I miss the days when my son played baseball. Nate is 15 now, his desire to play baseball finished when he was 13. It’s not that he quit being a baseball fan, although even that waned for a bit. He is a fan, if being a Cubs fan counts. This afternoon I remembered what it was like to come home from work this time of year, my boy waiting for me every day in the driveway with our baseball mitts and a ball, ready for a game of catch. Every day March through June, from the time he was 5 until 13.
That is what I miss. Often we would throw a baseball to each other until it was too dark to see. I taught him how to field a ground ball, the proper way to throw a four seam and a two seam fastball, and countless other little bits of baseball knowledge I had picked up over the years. The last year Nate played competitive ball, I taught him two ways to throw a knuckleball and a change up. We both grew strong from all the catch that we played. At an early age, my son was able to take a hard throw from me, told me to throw it hard, able to catch my throws without flinching. There was one day where he told me to throw him a real fast one, told me not to worry, and he panicked as the ball came at him head high. The ball glanced off of his left cheek. It scared me to death, but Nate dusted himself off, got up and told me to throw him another one. I was so proud.
I hope he remembers those days the same way I do.
Pop. Pop. Pop. Pop. Pop.
The sound of a baseball meeting glove leather is so satisfying. I know my neighbors enjoyed hearing it, a few actually coming out with a chair to sit and watch us throw the ball to each other in the street. Doug, an older man who lives a few doors down, shared his admiration for the attention that I gave to my son, reminiscing about his own days of playing catch with his sons. J.C., my next door neighbor, came out one evening to hand us tickets for a Cubs game. Watching us made them smile.
I have my chair ready for the front porch, ready for those days when I can watch someone else enjoying the same game of catch with their son or daughter. There will be trips to watch my grandkids play ball, I hope. With an almost 19 year old daughter who is learning to fall in love very quickly, that may not be all that far away. Occasionally I even dream of donating my time to helping out with the local youth baseball association as a coach or administrator. Who knows.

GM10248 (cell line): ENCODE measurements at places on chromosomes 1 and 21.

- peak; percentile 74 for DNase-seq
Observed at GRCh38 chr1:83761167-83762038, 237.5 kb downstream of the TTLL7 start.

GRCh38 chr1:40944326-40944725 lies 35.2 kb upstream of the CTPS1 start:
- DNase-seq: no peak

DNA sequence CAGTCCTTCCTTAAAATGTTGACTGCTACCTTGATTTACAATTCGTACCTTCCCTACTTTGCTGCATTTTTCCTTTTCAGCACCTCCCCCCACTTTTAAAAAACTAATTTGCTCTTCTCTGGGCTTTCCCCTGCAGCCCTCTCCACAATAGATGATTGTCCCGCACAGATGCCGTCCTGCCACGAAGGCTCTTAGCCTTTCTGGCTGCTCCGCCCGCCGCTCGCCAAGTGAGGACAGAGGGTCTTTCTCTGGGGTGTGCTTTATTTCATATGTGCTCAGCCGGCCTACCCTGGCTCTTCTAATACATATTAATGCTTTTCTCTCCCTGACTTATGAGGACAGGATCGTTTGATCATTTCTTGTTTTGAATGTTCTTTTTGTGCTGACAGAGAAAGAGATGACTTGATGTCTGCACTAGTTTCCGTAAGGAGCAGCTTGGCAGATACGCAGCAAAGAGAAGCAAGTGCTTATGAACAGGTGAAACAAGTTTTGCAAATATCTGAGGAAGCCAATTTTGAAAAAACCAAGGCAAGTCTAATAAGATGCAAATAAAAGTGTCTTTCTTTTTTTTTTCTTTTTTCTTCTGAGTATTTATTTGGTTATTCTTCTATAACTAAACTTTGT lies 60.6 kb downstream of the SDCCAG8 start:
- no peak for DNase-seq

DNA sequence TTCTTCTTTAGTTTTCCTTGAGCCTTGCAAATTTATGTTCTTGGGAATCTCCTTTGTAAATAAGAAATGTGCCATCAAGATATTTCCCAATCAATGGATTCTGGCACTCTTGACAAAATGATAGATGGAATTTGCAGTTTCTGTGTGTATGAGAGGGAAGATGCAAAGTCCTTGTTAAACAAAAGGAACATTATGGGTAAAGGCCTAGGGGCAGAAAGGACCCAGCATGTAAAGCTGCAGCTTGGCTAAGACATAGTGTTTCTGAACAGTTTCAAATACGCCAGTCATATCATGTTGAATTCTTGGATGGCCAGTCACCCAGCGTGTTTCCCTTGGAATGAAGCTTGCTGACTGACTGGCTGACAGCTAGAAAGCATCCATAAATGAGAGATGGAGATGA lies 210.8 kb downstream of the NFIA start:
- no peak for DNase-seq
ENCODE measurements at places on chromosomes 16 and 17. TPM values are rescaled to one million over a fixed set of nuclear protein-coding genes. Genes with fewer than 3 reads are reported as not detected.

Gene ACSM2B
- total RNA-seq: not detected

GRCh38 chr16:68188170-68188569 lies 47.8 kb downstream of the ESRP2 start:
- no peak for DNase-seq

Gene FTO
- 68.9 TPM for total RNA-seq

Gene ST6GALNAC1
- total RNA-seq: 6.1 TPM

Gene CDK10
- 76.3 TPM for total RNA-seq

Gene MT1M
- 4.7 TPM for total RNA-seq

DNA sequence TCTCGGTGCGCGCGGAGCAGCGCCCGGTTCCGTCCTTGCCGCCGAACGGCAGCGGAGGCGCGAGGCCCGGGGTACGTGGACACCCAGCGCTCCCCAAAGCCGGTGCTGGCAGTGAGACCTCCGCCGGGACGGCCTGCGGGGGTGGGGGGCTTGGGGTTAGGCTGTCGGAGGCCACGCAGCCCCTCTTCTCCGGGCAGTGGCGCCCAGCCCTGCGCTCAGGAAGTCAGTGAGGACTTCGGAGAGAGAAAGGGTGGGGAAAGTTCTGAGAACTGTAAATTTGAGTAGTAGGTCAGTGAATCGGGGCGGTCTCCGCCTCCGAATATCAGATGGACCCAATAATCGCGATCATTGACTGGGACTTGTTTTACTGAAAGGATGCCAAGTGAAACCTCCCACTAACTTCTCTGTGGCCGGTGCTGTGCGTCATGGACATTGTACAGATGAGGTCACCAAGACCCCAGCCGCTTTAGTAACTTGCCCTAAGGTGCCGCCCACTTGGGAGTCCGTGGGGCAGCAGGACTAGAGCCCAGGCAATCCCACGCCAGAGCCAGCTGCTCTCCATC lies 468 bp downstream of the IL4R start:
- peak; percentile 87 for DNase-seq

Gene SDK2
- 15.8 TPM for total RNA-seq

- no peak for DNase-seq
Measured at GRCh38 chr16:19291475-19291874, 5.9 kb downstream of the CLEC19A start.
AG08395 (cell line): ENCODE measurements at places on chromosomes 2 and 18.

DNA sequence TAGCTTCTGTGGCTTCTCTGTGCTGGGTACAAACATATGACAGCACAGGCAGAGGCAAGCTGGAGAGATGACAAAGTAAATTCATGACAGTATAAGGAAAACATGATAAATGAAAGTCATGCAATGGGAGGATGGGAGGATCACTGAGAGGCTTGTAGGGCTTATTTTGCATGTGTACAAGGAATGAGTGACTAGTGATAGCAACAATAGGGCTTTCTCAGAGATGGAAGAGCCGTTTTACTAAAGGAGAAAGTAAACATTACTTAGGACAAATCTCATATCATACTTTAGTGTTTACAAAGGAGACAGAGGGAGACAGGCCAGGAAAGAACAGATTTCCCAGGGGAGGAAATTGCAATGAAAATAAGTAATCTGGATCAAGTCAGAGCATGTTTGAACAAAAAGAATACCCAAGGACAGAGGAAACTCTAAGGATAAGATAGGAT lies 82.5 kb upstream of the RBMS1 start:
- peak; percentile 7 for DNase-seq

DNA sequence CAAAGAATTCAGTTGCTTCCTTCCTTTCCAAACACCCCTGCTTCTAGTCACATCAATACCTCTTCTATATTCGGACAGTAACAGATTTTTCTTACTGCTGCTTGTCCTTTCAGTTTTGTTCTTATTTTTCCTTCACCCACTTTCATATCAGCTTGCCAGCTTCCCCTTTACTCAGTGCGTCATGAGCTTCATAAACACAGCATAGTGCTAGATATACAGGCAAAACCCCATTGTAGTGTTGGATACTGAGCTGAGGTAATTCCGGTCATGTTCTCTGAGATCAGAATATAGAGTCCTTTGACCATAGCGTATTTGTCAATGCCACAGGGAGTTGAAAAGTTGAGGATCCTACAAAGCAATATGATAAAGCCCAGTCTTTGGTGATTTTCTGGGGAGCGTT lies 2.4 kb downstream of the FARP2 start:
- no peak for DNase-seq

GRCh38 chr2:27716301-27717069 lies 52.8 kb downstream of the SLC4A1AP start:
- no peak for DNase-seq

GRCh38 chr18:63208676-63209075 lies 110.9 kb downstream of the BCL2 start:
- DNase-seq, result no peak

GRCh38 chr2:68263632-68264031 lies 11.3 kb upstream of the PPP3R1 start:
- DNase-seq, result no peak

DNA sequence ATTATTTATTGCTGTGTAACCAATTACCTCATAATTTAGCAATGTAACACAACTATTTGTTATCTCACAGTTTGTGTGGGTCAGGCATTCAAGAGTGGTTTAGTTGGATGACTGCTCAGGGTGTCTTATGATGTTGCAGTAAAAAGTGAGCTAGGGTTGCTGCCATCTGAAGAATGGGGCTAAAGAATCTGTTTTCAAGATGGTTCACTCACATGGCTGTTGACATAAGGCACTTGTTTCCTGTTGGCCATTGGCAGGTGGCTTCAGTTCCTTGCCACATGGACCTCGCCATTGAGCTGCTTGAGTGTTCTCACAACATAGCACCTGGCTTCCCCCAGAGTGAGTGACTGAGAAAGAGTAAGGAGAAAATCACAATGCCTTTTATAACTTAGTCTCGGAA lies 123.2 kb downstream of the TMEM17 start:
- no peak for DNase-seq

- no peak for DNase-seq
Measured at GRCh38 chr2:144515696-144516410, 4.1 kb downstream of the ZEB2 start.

What I know is that the gospel of baseball is very important to me, the love of the game instilled in me from the day I was born. My father’s parents were passionate about the game. When I chose to run track in the Spring, something I had a gift for, they were very disappointed. They never came to my track meets, even when I set the school record in the mile/1500 meters as a high school freshman or when I qualified for the Illinois state track meet in the 800 meters (1:46 for those who want to know) and as anchor for my school’s 3200 meter relay. But my grandparents came to almost all of my summer baseball games, sure that my defensive talents as an outfielder were outstanding, telling stories about catches I had made and throws until the day they died. Grandpa and Grandma H lived a short walk from Lanphier park, where we watched countless baseball games, especially when the St. Louis Cardinals AAA team played there. Satchel Paige had relatives in the area and was often in the stands at Lanphier, sat in front of us at one game and called my grandparents by their first name when he saw them (‘Hank’ and ‘Jessie’ sounded cool coming from him). The hallway in their small bungalow was decorated with framed autographed pictures of Red Schoendiest, Dal Maxvill, Lou Brock, Bob Gibson, Mike Shannon, Stan Musial, Joaquin Andujar (who played AAA at Lanphier, along with Tommy Herr), Joe Torre, Ted Simmons, Orlando Cepeda. They gave me albums of pictures they had taken at the ball parks they visited, players like Roberto Clemente, Johnny Bench, Pete Rose (no autograph), Cesar Geronimo, Kent Tekulve. When my grandparents died and were shown at their memorial, they wore Cardinal hats and held Cardinal memorabilia.
My grandfather was the youngest of eight brothers, a farm family in Fancy Prairie, Illinois. The farm house he was raised in was said to be on the county line for three counties — so one could be in three different counties depending on which room of the house they were in. Grandpa loved to say that there were eight boys in the family so that they could field a family team for the Sunday afternoon baseball games, not so that there were plenty of hands to run their farm.
Baseball is in my blood. I love it. There is nothing like the feel of the leather as it leaves my finger tips or the sound as it meets the oiled leather pocket of a baseball glove. When I played catch with my son, I felt like I was sharing a bit of myself each time I threw the ball to him.
I miss that.